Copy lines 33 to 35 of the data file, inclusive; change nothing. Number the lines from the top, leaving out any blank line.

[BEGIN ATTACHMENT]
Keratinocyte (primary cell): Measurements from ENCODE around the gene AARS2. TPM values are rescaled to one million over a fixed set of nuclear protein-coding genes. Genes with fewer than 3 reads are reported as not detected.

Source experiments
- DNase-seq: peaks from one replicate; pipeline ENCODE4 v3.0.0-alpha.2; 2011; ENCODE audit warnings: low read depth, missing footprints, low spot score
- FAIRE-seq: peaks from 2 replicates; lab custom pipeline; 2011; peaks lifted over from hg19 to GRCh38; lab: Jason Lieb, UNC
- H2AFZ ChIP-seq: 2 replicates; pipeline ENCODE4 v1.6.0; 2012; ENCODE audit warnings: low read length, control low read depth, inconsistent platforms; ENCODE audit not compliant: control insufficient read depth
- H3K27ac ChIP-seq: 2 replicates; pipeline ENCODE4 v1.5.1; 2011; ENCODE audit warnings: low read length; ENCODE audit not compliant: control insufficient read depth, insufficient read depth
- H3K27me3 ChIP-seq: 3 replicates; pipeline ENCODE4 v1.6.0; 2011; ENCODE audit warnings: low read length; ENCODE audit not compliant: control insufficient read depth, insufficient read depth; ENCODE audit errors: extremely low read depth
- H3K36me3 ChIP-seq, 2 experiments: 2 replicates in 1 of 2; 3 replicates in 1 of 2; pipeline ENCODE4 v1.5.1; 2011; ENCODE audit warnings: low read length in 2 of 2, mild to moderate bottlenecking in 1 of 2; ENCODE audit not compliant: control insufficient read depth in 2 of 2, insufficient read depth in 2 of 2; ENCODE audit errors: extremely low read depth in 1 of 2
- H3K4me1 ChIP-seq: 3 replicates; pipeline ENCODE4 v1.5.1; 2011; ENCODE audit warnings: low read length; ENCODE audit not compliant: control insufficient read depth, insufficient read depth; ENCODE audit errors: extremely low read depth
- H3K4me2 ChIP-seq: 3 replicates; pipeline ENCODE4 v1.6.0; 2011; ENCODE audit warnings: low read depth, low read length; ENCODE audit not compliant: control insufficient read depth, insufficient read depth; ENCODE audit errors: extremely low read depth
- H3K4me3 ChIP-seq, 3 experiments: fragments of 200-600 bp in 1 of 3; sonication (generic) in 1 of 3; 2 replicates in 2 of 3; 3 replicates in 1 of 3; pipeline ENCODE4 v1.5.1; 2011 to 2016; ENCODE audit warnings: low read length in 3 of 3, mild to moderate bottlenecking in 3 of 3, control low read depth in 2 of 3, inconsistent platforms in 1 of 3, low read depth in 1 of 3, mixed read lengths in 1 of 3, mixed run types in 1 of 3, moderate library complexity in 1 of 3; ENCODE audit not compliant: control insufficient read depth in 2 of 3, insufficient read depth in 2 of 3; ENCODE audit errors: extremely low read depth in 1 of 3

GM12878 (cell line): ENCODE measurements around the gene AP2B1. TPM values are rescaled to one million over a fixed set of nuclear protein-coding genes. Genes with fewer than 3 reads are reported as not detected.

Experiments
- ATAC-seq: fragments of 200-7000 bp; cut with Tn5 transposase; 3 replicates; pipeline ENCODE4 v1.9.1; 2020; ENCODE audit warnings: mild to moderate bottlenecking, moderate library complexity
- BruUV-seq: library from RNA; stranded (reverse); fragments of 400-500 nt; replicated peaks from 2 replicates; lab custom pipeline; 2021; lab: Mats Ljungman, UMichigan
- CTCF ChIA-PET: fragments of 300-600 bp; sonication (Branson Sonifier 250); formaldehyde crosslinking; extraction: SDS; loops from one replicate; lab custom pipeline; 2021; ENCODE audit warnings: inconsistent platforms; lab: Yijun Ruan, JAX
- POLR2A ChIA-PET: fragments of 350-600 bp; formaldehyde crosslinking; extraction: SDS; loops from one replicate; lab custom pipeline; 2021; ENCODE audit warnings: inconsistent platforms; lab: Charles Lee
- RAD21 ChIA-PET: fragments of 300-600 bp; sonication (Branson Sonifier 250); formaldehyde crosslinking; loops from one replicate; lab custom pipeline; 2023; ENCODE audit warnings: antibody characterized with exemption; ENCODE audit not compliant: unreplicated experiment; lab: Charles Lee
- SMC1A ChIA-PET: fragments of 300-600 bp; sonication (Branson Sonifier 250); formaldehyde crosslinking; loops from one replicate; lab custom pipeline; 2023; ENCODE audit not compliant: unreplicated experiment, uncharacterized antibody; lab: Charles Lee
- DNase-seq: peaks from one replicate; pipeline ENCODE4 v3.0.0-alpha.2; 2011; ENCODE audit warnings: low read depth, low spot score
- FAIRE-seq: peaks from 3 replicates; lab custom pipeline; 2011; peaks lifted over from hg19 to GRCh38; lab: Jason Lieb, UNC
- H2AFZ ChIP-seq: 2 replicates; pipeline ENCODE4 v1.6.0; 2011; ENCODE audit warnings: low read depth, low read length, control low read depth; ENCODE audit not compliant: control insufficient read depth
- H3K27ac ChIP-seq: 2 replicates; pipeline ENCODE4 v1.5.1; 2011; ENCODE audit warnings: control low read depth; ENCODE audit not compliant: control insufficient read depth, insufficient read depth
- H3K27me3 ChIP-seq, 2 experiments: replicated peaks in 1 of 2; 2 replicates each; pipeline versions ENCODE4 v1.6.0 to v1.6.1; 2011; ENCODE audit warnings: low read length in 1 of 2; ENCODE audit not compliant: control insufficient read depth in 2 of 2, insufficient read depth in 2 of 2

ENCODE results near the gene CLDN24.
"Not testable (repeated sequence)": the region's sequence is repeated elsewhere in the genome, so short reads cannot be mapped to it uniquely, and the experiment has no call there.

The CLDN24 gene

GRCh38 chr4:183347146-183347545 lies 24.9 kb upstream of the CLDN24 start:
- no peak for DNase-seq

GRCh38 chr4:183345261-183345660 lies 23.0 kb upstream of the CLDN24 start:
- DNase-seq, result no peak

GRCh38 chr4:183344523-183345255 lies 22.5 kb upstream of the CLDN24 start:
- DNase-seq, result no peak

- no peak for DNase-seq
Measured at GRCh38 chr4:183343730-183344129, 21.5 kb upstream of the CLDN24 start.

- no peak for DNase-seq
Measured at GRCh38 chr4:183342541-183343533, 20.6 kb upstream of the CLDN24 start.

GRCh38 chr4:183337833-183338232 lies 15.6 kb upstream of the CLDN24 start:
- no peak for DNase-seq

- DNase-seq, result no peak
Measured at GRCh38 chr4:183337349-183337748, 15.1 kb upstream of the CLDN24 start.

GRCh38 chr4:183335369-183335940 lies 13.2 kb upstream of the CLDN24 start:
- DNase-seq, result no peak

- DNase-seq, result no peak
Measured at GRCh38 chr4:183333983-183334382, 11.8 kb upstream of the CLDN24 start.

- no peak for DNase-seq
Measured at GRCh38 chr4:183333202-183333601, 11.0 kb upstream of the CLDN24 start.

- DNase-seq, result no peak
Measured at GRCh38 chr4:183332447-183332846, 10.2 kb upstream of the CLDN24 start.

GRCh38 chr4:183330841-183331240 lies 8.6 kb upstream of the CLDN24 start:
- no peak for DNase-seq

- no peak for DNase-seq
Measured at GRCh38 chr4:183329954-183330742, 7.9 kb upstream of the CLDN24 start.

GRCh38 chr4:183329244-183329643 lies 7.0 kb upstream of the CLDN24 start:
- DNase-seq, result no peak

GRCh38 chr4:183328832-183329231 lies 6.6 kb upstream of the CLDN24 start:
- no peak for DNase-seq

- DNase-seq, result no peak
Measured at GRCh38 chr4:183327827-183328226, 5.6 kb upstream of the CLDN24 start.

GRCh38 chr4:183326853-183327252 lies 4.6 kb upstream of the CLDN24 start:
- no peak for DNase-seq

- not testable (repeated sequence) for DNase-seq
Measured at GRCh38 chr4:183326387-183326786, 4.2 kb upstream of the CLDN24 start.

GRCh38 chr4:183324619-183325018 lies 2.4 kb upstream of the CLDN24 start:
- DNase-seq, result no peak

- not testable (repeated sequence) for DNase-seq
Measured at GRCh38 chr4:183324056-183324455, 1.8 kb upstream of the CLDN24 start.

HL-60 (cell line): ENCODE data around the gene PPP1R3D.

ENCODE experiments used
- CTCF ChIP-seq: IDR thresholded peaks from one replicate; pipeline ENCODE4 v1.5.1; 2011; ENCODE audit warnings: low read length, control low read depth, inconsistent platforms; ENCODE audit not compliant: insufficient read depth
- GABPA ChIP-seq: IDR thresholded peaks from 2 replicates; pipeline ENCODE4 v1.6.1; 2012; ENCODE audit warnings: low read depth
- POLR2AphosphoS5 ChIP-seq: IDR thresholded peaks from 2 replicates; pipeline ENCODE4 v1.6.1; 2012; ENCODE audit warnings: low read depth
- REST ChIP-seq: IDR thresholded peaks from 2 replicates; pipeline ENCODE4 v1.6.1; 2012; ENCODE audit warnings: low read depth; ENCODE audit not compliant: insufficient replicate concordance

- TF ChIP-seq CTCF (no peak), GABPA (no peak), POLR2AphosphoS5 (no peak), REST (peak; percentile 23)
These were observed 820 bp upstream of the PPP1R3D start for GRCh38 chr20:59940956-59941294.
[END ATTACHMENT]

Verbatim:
- DNase-seq, result no peak

- no peak for DNase-seq
Measured at GRCh38 chr4:183343730-183344129, 21.5 kb upstream of the CLDN24 start.